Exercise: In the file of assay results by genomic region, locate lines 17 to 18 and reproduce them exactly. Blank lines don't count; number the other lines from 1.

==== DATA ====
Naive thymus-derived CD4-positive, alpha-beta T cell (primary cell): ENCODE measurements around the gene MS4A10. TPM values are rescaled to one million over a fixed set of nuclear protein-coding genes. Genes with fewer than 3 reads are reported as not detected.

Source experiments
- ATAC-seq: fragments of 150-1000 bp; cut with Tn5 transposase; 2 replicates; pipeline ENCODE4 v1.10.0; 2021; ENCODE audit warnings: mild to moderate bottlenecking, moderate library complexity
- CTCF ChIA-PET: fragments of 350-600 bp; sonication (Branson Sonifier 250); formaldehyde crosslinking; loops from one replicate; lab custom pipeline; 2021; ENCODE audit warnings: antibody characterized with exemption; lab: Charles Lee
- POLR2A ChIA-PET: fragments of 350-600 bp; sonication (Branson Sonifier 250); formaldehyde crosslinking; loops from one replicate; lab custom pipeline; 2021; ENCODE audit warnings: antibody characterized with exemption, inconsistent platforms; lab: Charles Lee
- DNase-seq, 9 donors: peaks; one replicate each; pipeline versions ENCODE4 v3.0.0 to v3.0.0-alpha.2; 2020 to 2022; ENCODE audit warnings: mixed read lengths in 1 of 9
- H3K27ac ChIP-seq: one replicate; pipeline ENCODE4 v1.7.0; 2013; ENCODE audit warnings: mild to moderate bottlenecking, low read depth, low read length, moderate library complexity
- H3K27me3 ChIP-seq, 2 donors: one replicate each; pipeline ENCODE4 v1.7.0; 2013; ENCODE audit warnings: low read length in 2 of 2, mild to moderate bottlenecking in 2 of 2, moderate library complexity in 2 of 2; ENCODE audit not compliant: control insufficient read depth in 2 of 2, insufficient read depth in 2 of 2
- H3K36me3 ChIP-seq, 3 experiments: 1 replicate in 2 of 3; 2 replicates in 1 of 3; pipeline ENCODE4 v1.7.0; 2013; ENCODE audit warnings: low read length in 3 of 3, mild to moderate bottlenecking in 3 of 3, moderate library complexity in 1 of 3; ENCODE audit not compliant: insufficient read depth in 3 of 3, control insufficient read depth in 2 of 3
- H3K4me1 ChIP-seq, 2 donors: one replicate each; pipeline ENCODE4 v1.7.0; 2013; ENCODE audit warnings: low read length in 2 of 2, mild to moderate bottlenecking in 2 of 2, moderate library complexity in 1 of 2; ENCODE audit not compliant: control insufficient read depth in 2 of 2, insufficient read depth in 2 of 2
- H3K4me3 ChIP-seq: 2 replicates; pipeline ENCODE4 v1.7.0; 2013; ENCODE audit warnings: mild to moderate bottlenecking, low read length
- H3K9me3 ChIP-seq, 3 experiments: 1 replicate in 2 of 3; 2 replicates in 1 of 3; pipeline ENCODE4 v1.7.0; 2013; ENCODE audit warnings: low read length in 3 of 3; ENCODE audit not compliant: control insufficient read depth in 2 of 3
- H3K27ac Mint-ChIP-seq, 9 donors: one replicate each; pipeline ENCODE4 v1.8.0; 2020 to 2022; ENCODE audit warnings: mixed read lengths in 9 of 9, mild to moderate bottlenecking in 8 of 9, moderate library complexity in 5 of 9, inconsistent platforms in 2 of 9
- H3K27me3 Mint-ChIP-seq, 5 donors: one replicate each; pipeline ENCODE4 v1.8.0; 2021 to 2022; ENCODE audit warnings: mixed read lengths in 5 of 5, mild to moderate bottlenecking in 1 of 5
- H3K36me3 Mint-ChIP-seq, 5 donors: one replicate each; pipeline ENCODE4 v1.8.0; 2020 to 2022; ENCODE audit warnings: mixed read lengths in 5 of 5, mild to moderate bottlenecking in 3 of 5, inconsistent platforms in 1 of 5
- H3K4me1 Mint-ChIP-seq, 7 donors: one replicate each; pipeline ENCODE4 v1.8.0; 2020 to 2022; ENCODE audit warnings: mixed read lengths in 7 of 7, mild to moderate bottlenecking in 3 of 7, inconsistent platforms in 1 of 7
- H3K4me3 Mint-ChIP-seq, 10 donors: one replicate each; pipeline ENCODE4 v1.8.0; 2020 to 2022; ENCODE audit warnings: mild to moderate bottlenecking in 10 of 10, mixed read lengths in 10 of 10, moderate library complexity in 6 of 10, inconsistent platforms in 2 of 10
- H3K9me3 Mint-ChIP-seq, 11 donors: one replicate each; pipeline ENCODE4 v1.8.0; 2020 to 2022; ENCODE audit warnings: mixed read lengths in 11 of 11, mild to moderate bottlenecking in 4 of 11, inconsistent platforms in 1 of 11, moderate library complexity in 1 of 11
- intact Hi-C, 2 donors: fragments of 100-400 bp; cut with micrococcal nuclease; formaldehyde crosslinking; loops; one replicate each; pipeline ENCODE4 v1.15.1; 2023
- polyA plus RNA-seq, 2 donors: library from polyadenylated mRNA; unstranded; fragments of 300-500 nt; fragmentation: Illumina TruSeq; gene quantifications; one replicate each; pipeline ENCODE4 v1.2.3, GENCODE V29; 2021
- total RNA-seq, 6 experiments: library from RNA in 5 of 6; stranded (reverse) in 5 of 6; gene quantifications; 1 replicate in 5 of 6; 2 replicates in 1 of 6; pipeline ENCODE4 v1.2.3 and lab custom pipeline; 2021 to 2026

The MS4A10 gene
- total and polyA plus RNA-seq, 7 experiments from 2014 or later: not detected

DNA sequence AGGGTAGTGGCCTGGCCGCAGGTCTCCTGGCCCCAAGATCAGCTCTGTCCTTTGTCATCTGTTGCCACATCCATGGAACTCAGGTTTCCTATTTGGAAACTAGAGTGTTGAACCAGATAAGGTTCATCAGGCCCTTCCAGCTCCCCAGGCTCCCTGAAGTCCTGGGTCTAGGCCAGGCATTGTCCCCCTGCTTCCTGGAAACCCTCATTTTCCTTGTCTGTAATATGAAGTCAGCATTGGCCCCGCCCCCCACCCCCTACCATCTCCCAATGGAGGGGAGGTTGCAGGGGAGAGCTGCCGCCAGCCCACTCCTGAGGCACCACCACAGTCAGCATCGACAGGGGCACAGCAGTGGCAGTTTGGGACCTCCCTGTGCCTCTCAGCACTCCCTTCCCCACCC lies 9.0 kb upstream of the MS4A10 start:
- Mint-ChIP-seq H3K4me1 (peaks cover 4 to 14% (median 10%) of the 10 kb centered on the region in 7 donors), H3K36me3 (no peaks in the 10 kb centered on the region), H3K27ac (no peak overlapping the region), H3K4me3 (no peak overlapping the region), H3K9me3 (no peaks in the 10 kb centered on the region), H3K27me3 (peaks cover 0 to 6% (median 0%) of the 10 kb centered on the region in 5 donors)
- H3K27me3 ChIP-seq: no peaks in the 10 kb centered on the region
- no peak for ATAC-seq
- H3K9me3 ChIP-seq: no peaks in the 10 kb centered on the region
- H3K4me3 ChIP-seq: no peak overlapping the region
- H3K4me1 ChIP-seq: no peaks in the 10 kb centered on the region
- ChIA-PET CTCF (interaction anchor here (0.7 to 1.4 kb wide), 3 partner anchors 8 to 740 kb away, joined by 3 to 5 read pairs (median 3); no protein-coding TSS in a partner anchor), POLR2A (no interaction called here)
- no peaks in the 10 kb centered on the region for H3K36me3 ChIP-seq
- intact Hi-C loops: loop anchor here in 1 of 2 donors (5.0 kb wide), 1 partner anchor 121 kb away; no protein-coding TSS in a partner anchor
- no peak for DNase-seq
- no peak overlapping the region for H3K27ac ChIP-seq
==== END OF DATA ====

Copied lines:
- H3K4me3 Mint-ChIP-seq, 10 donors: one replicate each; pipeline ENCODE4 v1.8.0; 2020 to 2022; ENCODE audit warnings: mild to moderate bottlenecking in 10 of 10, mixed read lengths in 10 of 10, moderate library complexity in 6 of 10, inconsistent platforms in 2 of 10
- H3K9me3 Mint-ChIP-seq, 11 donors: one replicate each; pipeline ENCODE4 v1.8.0; 2020 to 2022; ENCODE audit warnings: mixed read lengths in 11 of 11, mild to moderate bottlenecking in 4 of 11, inconsistent platforms in 1 of 11, moderate library complexity in 1 of 11